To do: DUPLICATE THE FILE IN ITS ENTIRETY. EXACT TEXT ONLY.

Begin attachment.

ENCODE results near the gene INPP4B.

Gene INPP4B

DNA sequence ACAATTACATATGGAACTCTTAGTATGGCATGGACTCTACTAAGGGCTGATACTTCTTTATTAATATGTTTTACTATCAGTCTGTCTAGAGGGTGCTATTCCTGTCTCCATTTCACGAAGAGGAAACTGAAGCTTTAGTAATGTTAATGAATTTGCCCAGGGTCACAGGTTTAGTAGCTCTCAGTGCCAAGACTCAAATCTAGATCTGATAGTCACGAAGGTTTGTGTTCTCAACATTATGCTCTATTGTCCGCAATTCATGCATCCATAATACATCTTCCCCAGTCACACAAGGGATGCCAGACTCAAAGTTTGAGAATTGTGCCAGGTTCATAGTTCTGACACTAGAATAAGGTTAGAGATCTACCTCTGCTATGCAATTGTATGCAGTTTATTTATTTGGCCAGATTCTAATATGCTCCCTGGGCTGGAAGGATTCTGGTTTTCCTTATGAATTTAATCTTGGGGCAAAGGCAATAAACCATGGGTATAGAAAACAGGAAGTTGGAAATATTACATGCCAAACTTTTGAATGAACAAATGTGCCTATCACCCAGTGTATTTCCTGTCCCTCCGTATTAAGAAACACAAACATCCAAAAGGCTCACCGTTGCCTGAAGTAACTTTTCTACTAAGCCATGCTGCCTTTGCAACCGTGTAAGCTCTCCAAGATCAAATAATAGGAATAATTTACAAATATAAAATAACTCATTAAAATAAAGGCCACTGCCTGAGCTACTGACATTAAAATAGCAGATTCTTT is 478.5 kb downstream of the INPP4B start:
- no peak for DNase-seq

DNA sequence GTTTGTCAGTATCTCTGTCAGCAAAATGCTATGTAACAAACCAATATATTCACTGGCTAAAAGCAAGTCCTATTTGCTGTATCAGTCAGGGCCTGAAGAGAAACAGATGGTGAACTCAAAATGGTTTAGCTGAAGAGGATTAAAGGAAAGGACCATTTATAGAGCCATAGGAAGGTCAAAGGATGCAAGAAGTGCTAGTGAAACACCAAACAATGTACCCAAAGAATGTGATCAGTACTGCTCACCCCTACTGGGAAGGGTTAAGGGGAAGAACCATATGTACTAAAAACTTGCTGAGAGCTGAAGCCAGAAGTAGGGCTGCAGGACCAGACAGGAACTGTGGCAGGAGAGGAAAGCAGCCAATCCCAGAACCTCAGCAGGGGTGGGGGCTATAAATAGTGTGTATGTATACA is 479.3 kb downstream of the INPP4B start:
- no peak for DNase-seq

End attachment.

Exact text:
ENCODE results near the gene INPP4B.

Gene INPP4B

DNA sequence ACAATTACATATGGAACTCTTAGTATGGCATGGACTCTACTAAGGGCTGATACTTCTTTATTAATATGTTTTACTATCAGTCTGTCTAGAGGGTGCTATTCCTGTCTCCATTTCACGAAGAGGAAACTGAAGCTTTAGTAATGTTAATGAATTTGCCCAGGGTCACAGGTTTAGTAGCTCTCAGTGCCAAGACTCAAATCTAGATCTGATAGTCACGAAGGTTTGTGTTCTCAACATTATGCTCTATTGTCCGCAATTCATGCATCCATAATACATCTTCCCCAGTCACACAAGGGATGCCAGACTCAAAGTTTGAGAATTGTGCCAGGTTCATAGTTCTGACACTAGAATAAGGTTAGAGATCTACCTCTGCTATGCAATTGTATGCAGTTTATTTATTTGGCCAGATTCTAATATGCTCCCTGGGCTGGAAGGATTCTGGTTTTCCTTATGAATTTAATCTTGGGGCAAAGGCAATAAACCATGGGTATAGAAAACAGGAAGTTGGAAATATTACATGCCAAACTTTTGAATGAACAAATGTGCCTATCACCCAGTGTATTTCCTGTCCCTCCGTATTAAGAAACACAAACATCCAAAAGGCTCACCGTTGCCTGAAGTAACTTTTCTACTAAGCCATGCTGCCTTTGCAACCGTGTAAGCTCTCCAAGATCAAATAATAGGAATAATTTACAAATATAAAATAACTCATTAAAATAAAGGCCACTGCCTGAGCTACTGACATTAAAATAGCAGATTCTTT is 478.5 kb downstream of the INPP4B start:
- no peak for DNase-seq

DNA sequence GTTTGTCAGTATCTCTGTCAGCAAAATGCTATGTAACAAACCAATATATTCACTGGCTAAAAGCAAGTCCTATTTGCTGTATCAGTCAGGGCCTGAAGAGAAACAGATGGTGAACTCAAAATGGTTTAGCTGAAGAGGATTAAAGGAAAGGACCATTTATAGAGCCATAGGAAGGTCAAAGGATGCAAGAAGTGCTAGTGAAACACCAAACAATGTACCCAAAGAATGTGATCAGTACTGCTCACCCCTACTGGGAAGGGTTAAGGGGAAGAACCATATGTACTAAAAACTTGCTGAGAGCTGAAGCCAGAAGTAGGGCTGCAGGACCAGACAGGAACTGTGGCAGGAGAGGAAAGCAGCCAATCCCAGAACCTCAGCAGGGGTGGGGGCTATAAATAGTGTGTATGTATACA is 479.3 kb downstream of the INPP4B start:
- no peak for DNase-seq